You don’t want to spend vacation time dealing with problems. That’s reason No. 2 for thinking about finances before a vacation. Reason No. 1? Why worry about anything on vacation? Do the ugly work before you leave home.
To alleviate worry and minimize financial problems, consider:
1. Don’t tell thieves you’re out of town. Stop the newspaper and mail or have a friend pick them up daily. Above all, don’t tell strangers that you’ll be on vacation, which translates into “My nice home will be completely empty for a week.”
2. Tell teenagers (and your spouse if appropriate) not to post anything online. A Facebook entry such as “Disney in 3 days can’t wait” also translates into “My nice home will be empty for a week.”
3. Watch out for fees. Many vacation budgets implode when faced with $25 per bag fees on the airline, $14 per day insurance fees for the car, etc. A number of vacationers get to the Orlando airport on their day of departure with less than $100 and no backup plan if their flight is cancelled. Beyond that last-day problem, who wants to count every penny on the last three days of a vacation?
4. Deal with your credit cards. Car rentals, specifically, want to make sure you have enough money to pay them, so they’ll block credit. That doesn’t mean you get charged – it means your credit card ceiling is lower. Know your limits, know rental car policies, and know your bank’s credit card policies should you go over the limit. If you have two credit cards, use one for the car rental and one for everything else.
5. Deal with cash. Don’t give the whole wad to just one person. (If Dad doesn’t completely trust Mom, you might want to deal with those issues before a vacation too.)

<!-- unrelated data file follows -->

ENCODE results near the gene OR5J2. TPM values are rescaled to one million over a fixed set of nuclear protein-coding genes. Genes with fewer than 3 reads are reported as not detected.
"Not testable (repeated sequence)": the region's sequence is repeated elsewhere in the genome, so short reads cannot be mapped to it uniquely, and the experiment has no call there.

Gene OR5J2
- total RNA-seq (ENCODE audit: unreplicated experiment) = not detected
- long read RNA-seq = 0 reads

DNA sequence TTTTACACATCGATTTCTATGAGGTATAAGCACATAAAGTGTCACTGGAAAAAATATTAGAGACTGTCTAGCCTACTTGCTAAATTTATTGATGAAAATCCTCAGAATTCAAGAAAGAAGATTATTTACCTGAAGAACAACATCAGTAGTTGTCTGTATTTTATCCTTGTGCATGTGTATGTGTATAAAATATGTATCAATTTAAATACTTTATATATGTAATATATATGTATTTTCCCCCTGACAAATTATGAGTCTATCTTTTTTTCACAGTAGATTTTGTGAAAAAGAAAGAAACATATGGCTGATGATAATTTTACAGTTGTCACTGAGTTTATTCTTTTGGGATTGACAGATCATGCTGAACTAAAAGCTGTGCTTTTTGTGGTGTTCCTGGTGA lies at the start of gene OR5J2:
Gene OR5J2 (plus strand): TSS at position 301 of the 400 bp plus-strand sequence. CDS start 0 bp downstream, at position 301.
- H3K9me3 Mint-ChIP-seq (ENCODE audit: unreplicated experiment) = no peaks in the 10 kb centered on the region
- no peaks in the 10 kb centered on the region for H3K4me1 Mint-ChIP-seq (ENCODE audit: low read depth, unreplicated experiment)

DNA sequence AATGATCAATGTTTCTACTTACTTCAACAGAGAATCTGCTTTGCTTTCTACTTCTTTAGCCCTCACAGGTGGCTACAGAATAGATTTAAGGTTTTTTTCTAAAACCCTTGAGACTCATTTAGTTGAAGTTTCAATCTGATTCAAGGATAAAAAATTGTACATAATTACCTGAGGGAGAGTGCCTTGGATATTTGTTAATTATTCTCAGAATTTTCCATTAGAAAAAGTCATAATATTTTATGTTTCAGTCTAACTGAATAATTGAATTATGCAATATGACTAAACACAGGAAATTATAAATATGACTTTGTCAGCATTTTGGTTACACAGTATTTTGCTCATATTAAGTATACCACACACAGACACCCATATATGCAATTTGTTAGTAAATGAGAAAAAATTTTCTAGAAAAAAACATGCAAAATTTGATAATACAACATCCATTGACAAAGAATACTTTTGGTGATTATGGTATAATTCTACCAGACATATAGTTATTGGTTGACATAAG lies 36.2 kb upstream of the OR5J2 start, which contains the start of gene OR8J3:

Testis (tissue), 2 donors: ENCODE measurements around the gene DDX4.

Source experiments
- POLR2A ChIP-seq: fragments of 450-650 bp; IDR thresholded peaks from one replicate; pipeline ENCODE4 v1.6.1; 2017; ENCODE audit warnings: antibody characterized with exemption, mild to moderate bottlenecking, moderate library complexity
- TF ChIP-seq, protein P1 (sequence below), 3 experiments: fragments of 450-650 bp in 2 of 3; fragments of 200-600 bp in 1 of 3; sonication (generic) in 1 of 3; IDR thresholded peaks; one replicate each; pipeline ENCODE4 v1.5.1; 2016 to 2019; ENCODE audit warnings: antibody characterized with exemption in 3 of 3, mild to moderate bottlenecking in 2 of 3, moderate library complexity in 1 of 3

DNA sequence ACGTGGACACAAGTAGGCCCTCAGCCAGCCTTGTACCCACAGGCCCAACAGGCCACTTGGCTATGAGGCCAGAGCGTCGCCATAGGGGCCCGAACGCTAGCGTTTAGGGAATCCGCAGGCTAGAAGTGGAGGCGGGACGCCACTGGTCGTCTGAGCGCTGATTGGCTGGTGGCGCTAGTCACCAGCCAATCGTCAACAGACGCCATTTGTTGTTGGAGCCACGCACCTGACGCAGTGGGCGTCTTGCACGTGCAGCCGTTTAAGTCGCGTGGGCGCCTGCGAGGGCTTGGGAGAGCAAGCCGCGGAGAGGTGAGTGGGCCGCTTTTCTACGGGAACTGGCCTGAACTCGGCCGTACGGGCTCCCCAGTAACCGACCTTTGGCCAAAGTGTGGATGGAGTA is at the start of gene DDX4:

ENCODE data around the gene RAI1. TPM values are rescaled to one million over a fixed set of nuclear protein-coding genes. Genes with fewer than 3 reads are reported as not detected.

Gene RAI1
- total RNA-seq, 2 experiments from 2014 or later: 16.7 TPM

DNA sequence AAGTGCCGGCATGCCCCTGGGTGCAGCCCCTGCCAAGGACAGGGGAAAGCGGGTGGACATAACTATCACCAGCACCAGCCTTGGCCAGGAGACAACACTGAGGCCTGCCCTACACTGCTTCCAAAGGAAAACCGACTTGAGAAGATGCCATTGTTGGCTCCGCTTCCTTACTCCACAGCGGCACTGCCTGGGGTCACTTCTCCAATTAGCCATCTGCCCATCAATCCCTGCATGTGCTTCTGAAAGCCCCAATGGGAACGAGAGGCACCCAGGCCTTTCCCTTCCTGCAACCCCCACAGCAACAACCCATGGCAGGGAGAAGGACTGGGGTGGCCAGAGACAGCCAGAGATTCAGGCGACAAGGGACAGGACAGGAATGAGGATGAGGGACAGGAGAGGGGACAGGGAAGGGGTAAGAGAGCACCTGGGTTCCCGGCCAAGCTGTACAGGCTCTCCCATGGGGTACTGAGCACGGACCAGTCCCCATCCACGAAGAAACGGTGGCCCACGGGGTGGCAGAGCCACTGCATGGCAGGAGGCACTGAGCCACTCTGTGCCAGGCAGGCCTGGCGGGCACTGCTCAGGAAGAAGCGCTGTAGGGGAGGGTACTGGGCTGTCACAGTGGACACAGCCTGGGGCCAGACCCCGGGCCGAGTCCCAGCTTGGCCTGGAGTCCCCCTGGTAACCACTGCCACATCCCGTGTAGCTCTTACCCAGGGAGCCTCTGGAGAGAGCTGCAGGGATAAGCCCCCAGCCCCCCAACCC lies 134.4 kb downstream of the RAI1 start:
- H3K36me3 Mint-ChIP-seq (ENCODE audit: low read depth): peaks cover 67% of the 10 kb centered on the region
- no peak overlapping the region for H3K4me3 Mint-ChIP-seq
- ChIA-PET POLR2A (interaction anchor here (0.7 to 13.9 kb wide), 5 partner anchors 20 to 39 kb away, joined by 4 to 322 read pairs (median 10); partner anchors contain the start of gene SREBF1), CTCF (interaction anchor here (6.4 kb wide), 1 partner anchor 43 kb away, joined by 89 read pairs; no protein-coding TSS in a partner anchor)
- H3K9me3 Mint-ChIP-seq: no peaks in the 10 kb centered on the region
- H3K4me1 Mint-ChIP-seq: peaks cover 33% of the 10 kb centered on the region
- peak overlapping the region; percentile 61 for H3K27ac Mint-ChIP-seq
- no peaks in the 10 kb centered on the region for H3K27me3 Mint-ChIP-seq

6. Prepare for bank interference. If relying on credit cards, your bank may look at an upswing in Orlando-area charges and wonder if someone stole your card. At the least, make sure your bank has your cell phone number on file in case they can’t reach you and decide to temporarily cut off all credit based on “suspicious activity.”
7. Put your wallet on a diet. Losing a wallet is a hassle. Losing it in a foreign city is worse. If you don’t need your library card, drug store card, or even third credit card, leave them at home.
8. Xerox every card in your wallet. If someone stole a credit card, would you know the number? Would you have your bank’s “800” number somewhere to report the loss? Stick all cards in a copier and keep the copy in a safe place. (Not your wallet.)
9. Hide your card numbers. Today’s tech thieves are really, really smart. They have ways to read your numbers through ATMs and other machines. The risk is no greater in Orlando than Harrisburg, Pa.; still, show a bit of discretion – shield pass codes with one hand, for example, if taking cash out of an ATM.